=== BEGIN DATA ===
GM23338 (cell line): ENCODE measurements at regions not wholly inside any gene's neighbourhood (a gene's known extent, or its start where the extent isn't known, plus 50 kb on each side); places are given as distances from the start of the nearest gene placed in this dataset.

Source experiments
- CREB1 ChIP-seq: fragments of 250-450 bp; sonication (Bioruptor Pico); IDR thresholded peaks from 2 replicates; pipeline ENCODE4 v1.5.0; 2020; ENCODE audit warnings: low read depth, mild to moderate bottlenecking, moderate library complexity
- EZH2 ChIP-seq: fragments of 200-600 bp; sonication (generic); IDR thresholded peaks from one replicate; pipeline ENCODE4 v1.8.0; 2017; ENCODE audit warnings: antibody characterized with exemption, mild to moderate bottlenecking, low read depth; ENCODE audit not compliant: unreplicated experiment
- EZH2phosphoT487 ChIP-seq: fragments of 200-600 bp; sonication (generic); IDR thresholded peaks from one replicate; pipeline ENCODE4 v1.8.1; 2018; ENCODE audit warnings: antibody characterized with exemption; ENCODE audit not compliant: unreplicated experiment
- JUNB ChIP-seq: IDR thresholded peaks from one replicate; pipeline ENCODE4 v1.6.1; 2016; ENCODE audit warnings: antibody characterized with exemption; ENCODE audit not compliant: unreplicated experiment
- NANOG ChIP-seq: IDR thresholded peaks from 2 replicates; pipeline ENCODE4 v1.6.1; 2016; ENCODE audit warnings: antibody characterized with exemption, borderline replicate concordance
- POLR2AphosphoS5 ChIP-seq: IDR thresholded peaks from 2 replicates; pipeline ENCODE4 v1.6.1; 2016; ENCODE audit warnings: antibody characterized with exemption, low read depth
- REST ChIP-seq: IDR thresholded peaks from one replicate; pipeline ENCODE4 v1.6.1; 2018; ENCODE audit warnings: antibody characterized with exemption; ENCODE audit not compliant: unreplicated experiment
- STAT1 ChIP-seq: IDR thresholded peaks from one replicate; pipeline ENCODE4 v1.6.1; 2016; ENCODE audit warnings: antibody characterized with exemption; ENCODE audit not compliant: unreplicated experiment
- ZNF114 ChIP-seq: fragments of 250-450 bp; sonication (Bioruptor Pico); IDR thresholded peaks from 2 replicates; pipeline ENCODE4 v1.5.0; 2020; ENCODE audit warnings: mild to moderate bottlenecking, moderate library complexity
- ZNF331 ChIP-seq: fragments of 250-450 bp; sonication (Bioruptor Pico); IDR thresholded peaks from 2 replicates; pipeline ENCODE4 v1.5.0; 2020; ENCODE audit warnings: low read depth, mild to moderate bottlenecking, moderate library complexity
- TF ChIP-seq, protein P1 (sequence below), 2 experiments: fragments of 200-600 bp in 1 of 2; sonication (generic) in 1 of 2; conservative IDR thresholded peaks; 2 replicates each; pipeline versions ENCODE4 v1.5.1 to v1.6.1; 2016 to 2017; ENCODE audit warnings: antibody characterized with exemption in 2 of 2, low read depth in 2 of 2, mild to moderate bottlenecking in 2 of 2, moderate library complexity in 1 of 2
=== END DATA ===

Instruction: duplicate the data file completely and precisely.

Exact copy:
GM23338 (cell line): ENCODE measurements at regions not wholly inside any gene's neighbourhood (a gene's known extent, or its start where the extent isn't known, plus 50 kb on each side); places are given as distances from the start of the nearest gene placed in this dataset.

Source experiments
- CREB1 ChIP-seq: fragments of 250-450 bp; sonication (Bioruptor Pico); IDR thresholded peaks from 2 replicates; pipeline ENCODE4 v1.5.0; 2020; ENCODE audit warnings: low read depth, mild to moderate bottlenecking, moderate library complexity
- EZH2 ChIP-seq: fragments of 200-600 bp; sonication (generic); IDR thresholded peaks from one replicate; pipeline ENCODE4 v1.8.0; 2017; ENCODE audit warnings: antibody characterized with exemption, mild to moderate bottlenecking, low read depth; ENCODE audit not compliant: unreplicated experiment
- EZH2phosphoT487 ChIP-seq: fragments of 200-600 bp; sonication (generic); IDR thresholded peaks from one replicate; pipeline ENCODE4 v1.8.1; 2018; ENCODE audit warnings: antibody characterized with exemption; ENCODE audit not compliant: unreplicated experiment
- JUNB ChIP-seq: IDR thresholded peaks from one replicate; pipeline ENCODE4 v1.6.1; 2016; ENCODE audit warnings: antibody characterized with exemption; ENCODE audit not compliant: unreplicated experiment
- NANOG ChIP-seq: IDR thresholded peaks from 2 replicates; pipeline ENCODE4 v1.6.1; 2016; ENCODE audit warnings: antibody characterized with exemption, borderline replicate concordance
- POLR2AphosphoS5 ChIP-seq: IDR thresholded peaks from 2 replicates; pipeline ENCODE4 v1.6.1; 2016; ENCODE audit warnings: antibody characterized with exemption, low read depth
- REST ChIP-seq: IDR thresholded peaks from one replicate; pipeline ENCODE4 v1.6.1; 2018; ENCODE audit warnings: antibody characterized with exemption; ENCODE audit not compliant: unreplicated experiment
- STAT1 ChIP-seq: IDR thresholded peaks from one replicate; pipeline ENCODE4 v1.6.1; 2016; ENCODE audit warnings: antibody characterized with exemption; ENCODE audit not compliant: unreplicated experiment
- ZNF114 ChIP-seq: fragments of 250-450 bp; sonication (Bioruptor Pico); IDR thresholded peaks from 2 replicates; pipeline ENCODE4 v1.5.0; 2020; ENCODE audit warnings: mild to moderate bottlenecking, moderate library complexity
- ZNF331 ChIP-seq: fragments of 250-450 bp; sonication (Bioruptor Pico); IDR thresholded peaks from 2 replicates; pipeline ENCODE4 v1.5.0; 2020; ENCODE audit warnings: low read depth, mild to moderate bottlenecking, moderate library complexity
- TF ChIP-seq, protein P1 (sequence below), 2 experiments: fragments of 200-600 bp in 1 of 2; sonication (generic) in 1 of 2; conservative IDR thresholded peaks; 2 replicates each; pipeline versions ENCODE4 v1.5.1 to v1.6.1; 2016 to 2017; ENCODE audit warnings: antibody characterized with exemption in 2 of 2, low read depth in 2 of 2, mild to moderate bottlenecking in 2 of 2, moderate library complexity in 1 of 2